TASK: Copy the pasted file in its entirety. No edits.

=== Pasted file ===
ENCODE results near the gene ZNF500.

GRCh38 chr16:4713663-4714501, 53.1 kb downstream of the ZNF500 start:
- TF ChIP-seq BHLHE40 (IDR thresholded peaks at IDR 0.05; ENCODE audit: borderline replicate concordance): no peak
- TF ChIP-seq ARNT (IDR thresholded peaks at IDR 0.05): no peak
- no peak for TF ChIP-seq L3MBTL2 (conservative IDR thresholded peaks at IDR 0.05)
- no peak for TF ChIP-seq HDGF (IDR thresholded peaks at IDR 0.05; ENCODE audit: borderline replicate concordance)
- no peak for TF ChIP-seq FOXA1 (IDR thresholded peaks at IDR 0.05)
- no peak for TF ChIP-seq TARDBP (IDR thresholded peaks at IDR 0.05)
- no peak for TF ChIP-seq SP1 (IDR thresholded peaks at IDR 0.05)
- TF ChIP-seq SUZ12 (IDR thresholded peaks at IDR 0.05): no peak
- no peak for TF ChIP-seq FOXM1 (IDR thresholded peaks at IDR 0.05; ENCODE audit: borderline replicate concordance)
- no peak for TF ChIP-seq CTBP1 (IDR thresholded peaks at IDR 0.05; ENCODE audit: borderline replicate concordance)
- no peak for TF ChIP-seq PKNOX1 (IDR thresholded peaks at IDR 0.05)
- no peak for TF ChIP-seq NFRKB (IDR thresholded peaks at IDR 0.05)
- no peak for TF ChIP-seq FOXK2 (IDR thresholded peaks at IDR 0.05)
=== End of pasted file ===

ENCODE results near the gene ZNF500.

GRCh38 chr16:4713663-4714501, 53.1 kb downstream of the ZNF500 start:
- TF ChIP-seq BHLHE40 (IDR thresholded peaks at IDR 0.05; ENCODE audit: borderline replicate concordance): no peak
- TF ChIP-seq ARNT (IDR thresholded peaks at IDR 0.05): no peak
- no peak for TF ChIP-seq L3MBTL2 (conservative IDR thresholded peaks at IDR 0.05)
- no peak for TF ChIP-seq HDGF (IDR thresholded peaks at IDR 0.05; ENCODE audit: borderline replicate concordance)
- no peak for TF ChIP-seq FOXA1 (IDR thresholded peaks at IDR 0.05)
- no peak for TF ChIP-seq TARDBP (IDR thresholded peaks at IDR 0.05)
- no peak for TF ChIP-seq SP1 (IDR thresholded peaks at IDR 0.05)
- TF ChIP-seq SUZ12 (IDR thresholded peaks at IDR 0.05): no peak
- no peak for TF ChIP-seq FOXM1 (IDR thresholded peaks at IDR 0.05; ENCODE audit: borderline replicate concordance)
- no peak for TF ChIP-seq CTBP1 (IDR thresholded peaks at IDR 0.05; ENCODE audit: borderline replicate concordance)
- no peak for TF ChIP-seq PKNOX1 (IDR thresholded peaks at IDR 0.05)
- no peak for TF ChIP-seq NFRKB (IDR thresholded peaks at IDR 0.05)
- no peak for TF ChIP-seq FOXK2 (IDR thresholded peaks at IDR 0.05)